Does your child seem interested in the potty chair or toilet, or in wearing underwear?

    Can your child understand and follow basic directions?

    Does your child tell you through words, facial expressions or posture when he or she needs to go?

    Does your child stay dry for periods of two hours or longer during the day?

    Does your child complain about wet or dirty diapers?

    Can your child pull down his or her pants and pull them up again?

    Can your child sit on and rise from a potty chair?

    If your answer is mostly yes to these questions your child could be ready for potty training.

    Which potty to choose?

    There are so many potties on the market, how do you know which one to choose? The Eco by Naty Clean Potty is the most convenient and environmentally friendly potty on the market. With our potty there will be less mess since you have a biodegradable bag in the potty, which you just flush in the toilet after the child has done the dirty business. No additional cleaning is needed, which will save you lots of time. Also, the potty is made of 100% renewable material, a plastic made from sugar cane.

    How to start potty training?

    When you’ve decided to start the training, two major points to keep in mind is a positive attitude and patience. Also, it is good to have a consistent plan instead of using trial and error so that your toddler doesn’t get confused. For example, how do you want to start and how will you handle accidents? When this is established it is time to get all the useful equipment.

    Start with making your child accustomed with the potty. For example, you can have your child sit on the potty without a nappy for a few minutes several times a day. There are several potty-training books and toys to entertain your child while waiting. Even though your child just sits there, compliment your child for trying and tell your child that s/he can try again later. 

    Potty training incentives

    Some children will learn easier and faster with incentives, like for example stickers, a star chart or extra bed time stories. Another incentive is to do potty training cards, which get a punch each time your child achieve to go to the potty. Then, for example, after the child has gotten 5 punches s/he will get a reward. Verbal praise is also very important. Good luck with your potty training!

    For some more examples on incentives, take a look here:

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  4. Organic vs. non-organic cotton

    Organic vs. non-organic cotton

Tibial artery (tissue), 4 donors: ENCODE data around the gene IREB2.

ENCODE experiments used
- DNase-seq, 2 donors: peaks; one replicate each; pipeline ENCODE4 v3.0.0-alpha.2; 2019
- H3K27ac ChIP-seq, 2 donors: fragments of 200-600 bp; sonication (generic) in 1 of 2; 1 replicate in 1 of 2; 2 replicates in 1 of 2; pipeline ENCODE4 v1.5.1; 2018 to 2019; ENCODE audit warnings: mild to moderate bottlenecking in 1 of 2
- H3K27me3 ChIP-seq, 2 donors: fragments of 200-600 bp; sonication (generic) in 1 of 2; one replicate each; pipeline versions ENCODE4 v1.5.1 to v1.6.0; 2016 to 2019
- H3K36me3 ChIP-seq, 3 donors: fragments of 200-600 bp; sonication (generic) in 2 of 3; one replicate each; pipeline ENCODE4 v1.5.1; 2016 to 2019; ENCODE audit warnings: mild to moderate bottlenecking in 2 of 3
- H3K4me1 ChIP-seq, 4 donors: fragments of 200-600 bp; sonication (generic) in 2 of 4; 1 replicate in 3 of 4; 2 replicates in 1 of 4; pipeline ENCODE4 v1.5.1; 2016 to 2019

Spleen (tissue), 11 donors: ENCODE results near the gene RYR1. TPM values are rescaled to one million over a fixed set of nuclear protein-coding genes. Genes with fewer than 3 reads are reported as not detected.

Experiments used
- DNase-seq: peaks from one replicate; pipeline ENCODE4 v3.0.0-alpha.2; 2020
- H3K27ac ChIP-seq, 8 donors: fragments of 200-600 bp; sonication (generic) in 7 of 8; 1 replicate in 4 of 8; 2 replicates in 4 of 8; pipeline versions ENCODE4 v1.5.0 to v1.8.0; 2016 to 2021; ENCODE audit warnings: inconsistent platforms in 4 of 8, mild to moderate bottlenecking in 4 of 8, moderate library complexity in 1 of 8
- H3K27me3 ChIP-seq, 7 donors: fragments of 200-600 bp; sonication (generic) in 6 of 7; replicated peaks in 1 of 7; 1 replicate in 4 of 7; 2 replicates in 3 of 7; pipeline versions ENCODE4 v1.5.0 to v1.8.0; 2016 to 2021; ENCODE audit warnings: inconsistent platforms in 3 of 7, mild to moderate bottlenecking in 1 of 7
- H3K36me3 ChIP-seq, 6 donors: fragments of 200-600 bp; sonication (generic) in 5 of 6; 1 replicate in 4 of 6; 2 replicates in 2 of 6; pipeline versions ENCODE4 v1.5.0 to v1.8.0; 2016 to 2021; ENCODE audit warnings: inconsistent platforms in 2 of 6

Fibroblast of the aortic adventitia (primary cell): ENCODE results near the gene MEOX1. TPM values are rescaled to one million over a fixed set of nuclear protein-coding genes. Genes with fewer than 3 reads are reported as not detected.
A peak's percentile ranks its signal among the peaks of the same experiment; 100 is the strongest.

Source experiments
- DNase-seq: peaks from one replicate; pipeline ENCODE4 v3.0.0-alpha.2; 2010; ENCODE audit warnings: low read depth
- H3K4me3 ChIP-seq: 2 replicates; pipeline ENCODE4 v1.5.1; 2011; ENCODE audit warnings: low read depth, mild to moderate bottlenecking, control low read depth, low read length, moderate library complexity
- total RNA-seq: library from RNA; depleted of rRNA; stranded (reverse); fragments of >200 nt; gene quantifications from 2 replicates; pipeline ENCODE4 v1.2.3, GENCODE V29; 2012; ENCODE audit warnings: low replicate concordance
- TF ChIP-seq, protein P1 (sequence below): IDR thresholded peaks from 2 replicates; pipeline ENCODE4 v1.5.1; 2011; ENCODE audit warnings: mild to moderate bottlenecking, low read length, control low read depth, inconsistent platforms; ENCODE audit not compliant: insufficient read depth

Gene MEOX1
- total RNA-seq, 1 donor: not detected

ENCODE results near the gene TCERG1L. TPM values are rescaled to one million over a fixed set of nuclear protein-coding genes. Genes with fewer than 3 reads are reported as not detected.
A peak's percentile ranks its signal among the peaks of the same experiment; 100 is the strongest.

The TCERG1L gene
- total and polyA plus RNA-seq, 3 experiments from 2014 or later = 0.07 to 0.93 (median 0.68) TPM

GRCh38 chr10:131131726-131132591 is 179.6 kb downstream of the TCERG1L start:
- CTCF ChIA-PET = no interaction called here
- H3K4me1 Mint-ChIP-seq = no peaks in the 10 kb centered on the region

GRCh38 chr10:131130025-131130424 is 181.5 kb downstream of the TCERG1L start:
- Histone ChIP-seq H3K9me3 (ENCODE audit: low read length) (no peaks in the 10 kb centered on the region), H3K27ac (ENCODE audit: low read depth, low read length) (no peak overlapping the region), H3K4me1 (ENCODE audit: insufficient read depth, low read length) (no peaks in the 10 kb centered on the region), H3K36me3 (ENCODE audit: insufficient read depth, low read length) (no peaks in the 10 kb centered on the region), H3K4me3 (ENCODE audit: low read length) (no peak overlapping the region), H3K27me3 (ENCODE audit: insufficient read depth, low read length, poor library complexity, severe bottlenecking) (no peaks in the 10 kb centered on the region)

Did you know that cotton is one of the oldest fibres, which can be tracked back to about 5000 B.C.? Still today cotton is widely used being the most popular natural fabric in the world.

    What most people don’t know is how harmful the conventional production method is when making the cotton for people and the environment. For example, cotton covers 2.5% of the cultivated land in the world but at the same time uses 16% of all pesticides, which is more than any single main crop.

    The used pesticides and fertilisers contaminate the ground water, lakes and rivers that go right into the ocean. The pesticides also kill thousands of people and millions of animals every year.

    One way to prevent these horrible production processes is to buy organic cotton.

    But why is organic cotton better than conventional cotton?

    Drinking water, freshwater fish and coastal life doesn’t get polluted since no toxins and pesticides are used in organic farming.

    No toxic chemicals will be in the clothes you wear and this also makes the clothes hypoallergenic.

    Less water is used to produce organic cotton than when producing non-organic cotton.

    A more biologically diverse farming is used when making organic cotton. This is important since a lot of species have become extinct due to our unsustainable farming practices.

    Organic cotton is also more comfortable to wear. Organic cotton has more soft natural fibres since it hasn’t been treated with harsh chemicals. Also, organic cotton can be weaved thinner making it more durable and comfy.

    Without the harsh chemicals it is also the right choice for parents that doesn’t want their baby to be exposed to allergenic substances.    

    What we do at Eco by Naty